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2018 Range Rover Velar D240 SE Review




What is it?

The Velar is the fourth addition to Range Rover’s burgeoning line-up that started with the original Range Rover in 1970. It fills the space between the baby Range Rover Evoque and flagship Range Rover Sport.

Described by Land Rover’s Chief Design Officer, Gerry McGovern as “the avant garde Range Rover,” the Velar is indeed one of the most striking SUVs to grace our roads. From the beautifully balanced design to generous proportion, the Velar oozes class and sophistication.

And thanks to its Jaguar XE-based aluminium-intensive platform, the Velar is more car-like in its demeanor than the Range Rover Sport, featuring sophisticated double-wishbone front suspension and an Integral Link rear axle.

It also retains the off-road prowess that Range Rover is renown for although the privilege comes at a price, as Land Rover charges $640 for its All Terrain Progress Control and $430 for Terrain Response 2; both of which bring the smarts to help you negotiate tricky terrains.

How much does it cost?

Prices start from $70,300 but stretches to $135,762 for the P380 R-Dynamic HSE. There are no less than 60 variants to choose from with powertrains ranging from a turbocharged 2.0-litre four-cylinder diesel to a 3.0-litre supercharged V6, all featuring four-wheel drive and an 8-speed sports automatic transmission.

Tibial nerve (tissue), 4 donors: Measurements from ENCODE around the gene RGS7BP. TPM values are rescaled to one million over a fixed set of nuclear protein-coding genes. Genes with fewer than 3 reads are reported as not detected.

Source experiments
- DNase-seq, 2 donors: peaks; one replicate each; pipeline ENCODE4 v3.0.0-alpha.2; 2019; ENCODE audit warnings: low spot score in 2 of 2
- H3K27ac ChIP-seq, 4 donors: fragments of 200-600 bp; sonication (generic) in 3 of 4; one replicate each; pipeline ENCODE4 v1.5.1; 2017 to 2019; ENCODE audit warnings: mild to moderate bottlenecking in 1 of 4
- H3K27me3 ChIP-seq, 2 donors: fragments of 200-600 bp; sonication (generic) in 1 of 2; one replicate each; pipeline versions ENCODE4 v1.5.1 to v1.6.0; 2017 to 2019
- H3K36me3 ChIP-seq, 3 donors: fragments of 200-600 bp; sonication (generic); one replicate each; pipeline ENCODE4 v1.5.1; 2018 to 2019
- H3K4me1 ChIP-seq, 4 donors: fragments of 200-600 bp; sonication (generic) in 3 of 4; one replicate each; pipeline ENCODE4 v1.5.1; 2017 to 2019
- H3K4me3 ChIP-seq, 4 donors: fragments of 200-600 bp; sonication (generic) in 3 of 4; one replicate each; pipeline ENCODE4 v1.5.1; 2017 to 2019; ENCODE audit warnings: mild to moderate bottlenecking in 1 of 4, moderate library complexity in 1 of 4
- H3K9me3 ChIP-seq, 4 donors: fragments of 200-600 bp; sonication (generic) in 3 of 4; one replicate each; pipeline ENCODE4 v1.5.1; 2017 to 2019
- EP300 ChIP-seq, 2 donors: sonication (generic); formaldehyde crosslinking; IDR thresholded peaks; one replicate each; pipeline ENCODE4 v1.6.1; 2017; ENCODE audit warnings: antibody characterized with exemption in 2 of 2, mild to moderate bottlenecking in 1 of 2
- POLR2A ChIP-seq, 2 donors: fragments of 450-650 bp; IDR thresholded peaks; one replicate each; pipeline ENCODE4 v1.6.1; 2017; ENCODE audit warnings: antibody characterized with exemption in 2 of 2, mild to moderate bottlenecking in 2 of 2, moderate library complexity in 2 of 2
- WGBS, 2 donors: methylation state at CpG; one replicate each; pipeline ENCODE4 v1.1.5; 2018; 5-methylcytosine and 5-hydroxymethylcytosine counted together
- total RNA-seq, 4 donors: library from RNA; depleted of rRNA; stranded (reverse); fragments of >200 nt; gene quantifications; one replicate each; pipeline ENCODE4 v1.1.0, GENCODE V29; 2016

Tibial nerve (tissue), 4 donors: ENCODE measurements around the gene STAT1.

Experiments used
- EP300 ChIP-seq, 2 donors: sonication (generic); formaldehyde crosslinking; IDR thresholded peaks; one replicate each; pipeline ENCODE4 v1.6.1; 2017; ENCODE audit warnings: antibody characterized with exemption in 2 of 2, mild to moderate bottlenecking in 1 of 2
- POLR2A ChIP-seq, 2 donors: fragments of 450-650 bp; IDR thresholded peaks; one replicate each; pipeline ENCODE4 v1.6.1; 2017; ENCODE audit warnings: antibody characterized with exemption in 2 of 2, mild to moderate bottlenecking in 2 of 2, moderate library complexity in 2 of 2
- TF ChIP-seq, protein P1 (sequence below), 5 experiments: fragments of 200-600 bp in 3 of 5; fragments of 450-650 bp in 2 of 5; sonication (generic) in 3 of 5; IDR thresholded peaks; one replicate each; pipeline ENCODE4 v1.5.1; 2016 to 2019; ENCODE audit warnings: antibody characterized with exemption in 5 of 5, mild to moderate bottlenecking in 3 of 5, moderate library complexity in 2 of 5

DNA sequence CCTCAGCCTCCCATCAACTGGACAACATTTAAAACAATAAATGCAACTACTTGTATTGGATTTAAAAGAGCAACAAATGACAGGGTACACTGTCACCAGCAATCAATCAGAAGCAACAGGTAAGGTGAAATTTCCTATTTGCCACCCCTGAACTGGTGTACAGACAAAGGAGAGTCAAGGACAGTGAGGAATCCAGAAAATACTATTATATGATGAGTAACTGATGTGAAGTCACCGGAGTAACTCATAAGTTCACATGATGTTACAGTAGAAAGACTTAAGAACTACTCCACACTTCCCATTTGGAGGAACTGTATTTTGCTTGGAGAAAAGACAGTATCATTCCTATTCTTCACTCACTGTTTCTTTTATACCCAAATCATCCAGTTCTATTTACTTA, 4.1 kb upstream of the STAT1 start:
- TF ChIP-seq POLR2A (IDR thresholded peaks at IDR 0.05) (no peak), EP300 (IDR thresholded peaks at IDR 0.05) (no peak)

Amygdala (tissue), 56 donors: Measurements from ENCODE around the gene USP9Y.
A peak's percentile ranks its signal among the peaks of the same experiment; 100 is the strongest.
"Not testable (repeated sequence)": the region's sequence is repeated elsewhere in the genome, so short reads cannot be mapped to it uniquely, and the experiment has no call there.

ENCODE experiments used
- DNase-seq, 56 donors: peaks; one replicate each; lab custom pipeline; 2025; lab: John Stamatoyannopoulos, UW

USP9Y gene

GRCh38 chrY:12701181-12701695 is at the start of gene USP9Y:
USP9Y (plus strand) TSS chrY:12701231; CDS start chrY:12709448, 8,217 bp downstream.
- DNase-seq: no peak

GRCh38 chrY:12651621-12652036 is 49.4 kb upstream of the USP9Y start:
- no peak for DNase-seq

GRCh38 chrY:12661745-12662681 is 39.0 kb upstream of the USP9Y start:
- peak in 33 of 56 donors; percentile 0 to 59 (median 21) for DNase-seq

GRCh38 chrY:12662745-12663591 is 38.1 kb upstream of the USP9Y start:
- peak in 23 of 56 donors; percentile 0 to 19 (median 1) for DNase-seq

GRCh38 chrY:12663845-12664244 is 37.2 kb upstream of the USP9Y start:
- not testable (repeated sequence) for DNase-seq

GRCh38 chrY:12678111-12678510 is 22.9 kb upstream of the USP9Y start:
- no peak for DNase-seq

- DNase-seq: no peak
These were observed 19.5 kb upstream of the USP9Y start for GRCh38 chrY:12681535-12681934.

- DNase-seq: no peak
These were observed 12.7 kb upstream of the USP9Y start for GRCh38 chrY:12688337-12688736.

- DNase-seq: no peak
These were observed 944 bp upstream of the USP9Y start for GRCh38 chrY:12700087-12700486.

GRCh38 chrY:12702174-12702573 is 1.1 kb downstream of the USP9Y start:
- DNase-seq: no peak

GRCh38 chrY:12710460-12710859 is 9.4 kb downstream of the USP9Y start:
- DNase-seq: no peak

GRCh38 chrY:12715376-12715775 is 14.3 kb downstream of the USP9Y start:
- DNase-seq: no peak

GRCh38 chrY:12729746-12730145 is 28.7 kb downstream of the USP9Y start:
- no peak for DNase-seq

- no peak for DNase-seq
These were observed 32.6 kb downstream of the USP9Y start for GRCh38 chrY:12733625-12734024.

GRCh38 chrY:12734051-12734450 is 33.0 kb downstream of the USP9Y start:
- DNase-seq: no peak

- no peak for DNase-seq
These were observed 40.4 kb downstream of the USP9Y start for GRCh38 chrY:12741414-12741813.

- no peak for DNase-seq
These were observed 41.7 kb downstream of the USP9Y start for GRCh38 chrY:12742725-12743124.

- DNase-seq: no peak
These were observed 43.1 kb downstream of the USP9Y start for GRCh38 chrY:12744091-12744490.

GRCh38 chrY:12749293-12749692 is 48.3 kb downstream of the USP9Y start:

The Velar on test here is the SE D240 with a 177kW/500Nm 2.0-litre twin turbo-diesel four priced from $100,950 excluding on-road costs.

Standard features include Autonomous Emergency Braking, Lane Departure Warning, Matrix LED headlights, auto-dimming and power folding door mirrors, keyless entry, Blind Spot Monitor, 360-degree reverse camera, cruise control and powered gesture tailgate.

Inside, the classy and minimalist interior features a fully digital and customisable TFT instrument cluster, Touch Pro Duo high-resolution touchscreens, Wi-Fi Hotspot, three 12V power sockets and 2 USB ports, satellite navigation, an 825kW, 17-speakers Meridian Surround Sound System, Bluetooth and two-zone climate control.

Most of the car’s functions are accessed via the low-mounted touch screen which functions like a tablet or smartphone using swipe and pinch gestures to scroll between menus or zoom in/out of the map. The upper screen can tilt through 30-degrees but returns to the flush position when the ignition is switched off.

To ease operation further, the touchscreens are complemented by two rotary controllers that adapt to the menu selected. It’s the same with the steering wheel mounted controls which changes according to the function selected.

Attention to detail is impressive, too. The plush and supple seats and speaker grills both feature the Union Jack motives, while the genuine wood veneer on the doors are particularly attractive, though a $440 cost option.

It’s not the only option, either. In fact, our test car is slathered with over $30,000 worth of pricey extras. Want heated or cooled electric front seats with massage function? That’ll be $7,730 good Sir. 21-inch alloys? That’s $1,430, thank you very much and the Head-up Display? $2,420.